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I was looking at PHP docs for fsockopen and whatnot and they say you can't use filesize() on a remote file without doing some crazy things with ftell or something (not sure what they said exactly), but I had a good thought about how to do it:

$file = file_get_contents("http://www.google.com");
$filesize = mb_strlen($file) / 1000; //KBs, mb_* in case file contains unicode

Would this be a good method? It seemed so simple and good to use at the time, just want to get any thoughts if this could run into problems or not be the true file size.

I only wish to use this on text (websites) by the way not binary.

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1  
A Kilobyte has 1024 bytes not 1000 like your division is suggesting. –  user922213 Aug 31 '11 at 18:25

3 Answers 3

You should look at the get_headers() function. It will return a hash of HTTP headers from an HTTP request. The Content-length header may be a better judge of the size of the actual content, if it's present.

That being said, you really should use either curl or streams to do a HEAD request instead of a GET. Content-length should be present, which saves you the transfer. It will be both faster and more accurate.

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Sounds good but Content-Length seems to not be on a single website I look at, so kinda iffy about that, although I may use that instead of my method if it exists. –  John D. Jul 15 '10 at 2:46
    
It can vary depending on the type of content. If an actual physical file is being served, it should be present. If the content is compressed, it should be present. If the content is generated by a script, it might not be present... –  Charles Jul 15 '10 at 3:50

This answer requires PHP5 and cUrl. It first checks the headers. If Content-Length isn't specified, it uses cUrl to download it and check the size (the file is not saved anywhere though--just temporarily in memory).

<?php
echo get_remote_size("http://www.google.com/");

function get_remote_size($url) {
    $headers = get_headers($url, 1);
    if (isset($headers['Content-Length'])) return $headers['Content-Length'];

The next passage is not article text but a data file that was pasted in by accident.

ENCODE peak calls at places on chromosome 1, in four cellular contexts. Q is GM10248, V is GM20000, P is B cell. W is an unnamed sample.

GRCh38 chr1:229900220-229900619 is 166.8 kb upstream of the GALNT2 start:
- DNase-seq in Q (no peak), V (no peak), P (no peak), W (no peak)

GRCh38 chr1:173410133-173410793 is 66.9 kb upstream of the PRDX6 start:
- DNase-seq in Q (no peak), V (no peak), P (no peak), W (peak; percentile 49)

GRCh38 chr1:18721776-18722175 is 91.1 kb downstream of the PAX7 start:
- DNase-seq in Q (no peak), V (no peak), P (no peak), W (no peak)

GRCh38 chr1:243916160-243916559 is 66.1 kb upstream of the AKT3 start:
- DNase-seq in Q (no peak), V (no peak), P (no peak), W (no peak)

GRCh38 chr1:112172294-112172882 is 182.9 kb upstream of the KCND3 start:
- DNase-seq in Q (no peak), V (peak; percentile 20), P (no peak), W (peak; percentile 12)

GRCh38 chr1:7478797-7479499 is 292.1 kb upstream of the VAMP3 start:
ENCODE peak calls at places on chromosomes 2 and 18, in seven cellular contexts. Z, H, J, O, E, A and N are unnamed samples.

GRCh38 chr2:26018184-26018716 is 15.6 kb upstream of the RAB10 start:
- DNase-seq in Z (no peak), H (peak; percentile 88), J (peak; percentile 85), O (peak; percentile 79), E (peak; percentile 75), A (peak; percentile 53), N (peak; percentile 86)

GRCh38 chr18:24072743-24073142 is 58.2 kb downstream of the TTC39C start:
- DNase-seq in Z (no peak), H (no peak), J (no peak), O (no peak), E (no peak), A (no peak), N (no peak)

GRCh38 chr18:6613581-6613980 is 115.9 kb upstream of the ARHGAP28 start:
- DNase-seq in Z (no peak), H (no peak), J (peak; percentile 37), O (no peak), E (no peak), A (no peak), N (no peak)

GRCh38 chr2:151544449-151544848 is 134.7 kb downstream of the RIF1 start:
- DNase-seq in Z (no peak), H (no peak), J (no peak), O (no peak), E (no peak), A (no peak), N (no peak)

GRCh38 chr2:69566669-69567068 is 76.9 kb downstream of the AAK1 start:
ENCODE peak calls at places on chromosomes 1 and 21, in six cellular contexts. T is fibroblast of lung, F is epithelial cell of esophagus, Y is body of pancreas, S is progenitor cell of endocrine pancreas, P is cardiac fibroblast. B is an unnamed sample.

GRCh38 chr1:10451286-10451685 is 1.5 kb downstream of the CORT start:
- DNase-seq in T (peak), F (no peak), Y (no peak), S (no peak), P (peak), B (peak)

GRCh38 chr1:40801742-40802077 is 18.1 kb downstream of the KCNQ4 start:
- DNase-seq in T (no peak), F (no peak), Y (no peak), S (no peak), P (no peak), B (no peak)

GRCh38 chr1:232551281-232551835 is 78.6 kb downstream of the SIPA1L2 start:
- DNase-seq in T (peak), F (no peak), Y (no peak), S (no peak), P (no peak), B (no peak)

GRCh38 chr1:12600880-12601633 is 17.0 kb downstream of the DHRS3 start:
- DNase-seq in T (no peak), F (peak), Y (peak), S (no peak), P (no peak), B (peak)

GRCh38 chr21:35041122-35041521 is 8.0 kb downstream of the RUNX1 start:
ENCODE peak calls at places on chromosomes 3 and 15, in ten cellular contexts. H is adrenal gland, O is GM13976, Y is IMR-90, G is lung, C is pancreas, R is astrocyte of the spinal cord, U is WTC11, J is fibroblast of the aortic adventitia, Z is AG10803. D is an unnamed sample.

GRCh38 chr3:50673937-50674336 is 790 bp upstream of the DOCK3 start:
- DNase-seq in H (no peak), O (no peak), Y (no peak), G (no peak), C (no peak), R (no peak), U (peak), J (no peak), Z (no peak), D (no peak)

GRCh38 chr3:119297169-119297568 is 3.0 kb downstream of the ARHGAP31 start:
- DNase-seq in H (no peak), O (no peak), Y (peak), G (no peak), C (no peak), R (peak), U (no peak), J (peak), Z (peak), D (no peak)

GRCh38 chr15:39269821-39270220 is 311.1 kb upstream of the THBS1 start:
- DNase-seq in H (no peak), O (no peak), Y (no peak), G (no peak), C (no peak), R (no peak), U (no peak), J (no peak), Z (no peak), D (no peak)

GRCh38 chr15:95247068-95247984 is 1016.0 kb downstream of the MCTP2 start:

if (isset($headers['Content-length'])) return $headers['Content-length'];

    $c = curl_init();
    curl_setopt_array($c, array(
        CURLOPT_URL => $url,
        CURLOPT_RETURNTRANSFER => true,
        CURLOPT_HTTPHEADER => array('User-Agent: Mozilla/5.0 (Macintosh; U; Intel Mac OS X 10.5; en-US; rv:1.9.1.3) Gecko/20090824 Firefox/3.5.3'),
        ));
    curl_exec($c);
    return curl_getinfo($c, CURLINFO_SIZE_DOWNLOAD);
}
?>
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You never got a point for this answer of yours - but it is gold! –  Tal Galili Oct 8 '10 at 21:54
    
@Tal - I've got to ask, how are you actually using this? To monitor whether a server is up? –  Mark Eirich Feb 5 '11 at 13:54

it will fetch the whole file and then calculate the filesize (rather the string length) out of the retrieved data. usually filesize can tell the filesize directly from the filesystem without reading the whole file first.

so this will be rather slow, and will everytime fetch the whole file before being able to retrieve the filesize (string length

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Huh? if it's external it's not on your filesystem, and you'd need to use ftell etc. to read the bytes it's streaming through and calculate the size based off that. I was just mentioning if it would be more simple for text-based external objects. –  John D. Jul 15 '10 at 1:45

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